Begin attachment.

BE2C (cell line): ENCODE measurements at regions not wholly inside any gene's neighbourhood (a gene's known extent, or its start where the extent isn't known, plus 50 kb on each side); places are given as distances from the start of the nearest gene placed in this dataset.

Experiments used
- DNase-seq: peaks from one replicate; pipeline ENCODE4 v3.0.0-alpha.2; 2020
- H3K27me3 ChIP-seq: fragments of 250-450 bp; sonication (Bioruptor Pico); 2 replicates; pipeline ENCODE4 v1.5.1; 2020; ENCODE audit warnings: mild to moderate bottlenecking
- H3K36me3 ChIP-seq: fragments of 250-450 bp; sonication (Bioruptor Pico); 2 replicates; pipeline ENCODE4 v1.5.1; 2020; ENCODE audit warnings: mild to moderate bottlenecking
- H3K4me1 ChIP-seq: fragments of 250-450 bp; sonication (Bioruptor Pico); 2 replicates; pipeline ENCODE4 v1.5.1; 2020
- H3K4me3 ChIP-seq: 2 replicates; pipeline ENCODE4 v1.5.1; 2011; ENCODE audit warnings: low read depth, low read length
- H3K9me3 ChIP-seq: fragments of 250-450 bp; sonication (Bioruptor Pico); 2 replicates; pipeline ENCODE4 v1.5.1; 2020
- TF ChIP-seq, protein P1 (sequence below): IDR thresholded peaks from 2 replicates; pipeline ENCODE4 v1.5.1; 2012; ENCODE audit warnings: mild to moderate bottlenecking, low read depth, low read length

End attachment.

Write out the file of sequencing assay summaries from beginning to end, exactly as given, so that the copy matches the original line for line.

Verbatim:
BE2C (cell line): ENCODE measurements at regions not wholly inside any gene's neighbourhood (a gene's known extent, or its start where the extent isn't known, plus 50 kb on each side); places are given as distances from the start of the nearest gene placed in this dataset.

Experiments used
- DNase-seq: peaks from one replicate; pipeline ENCODE4 v3.0.0-alpha.2; 2020
- H3K27me3 ChIP-seq: fragments of 250-450 bp; sonication (Bioruptor Pico); 2 replicates; pipeline ENCODE4 v1.5.1; 2020; ENCODE audit warnings: mild to moderate bottlenecking
- H3K36me3 ChIP-seq: fragments of 250-450 bp; sonication (Bioruptor Pico); 2 replicates; pipeline ENCODE4 v1.5.1; 2020; ENCODE audit warnings: mild to moderate bottlenecking
- H3K4me1 ChIP-seq: fragments of 250-450 bp; sonication (Bioruptor Pico); 2 replicates; pipeline ENCODE4 v1.5.1; 2020
- H3K4me3 ChIP-seq: 2 replicates; pipeline ENCODE4 v1.5.1; 2011; ENCODE audit warnings: low read depth, low read length
- H3K9me3 ChIP-seq: fragments of 250-450 bp; sonication (Bioruptor Pico); 2 replicates; pipeline ENCODE4 v1.5.1; 2020
- TF ChIP-seq, protein P1 (sequence below): IDR thresholded peaks from 2 replicates; pipeline ENCODE4 v1.5.1; 2012; ENCODE audit warnings: mild to moderate bottlenecking, low read depth, low read length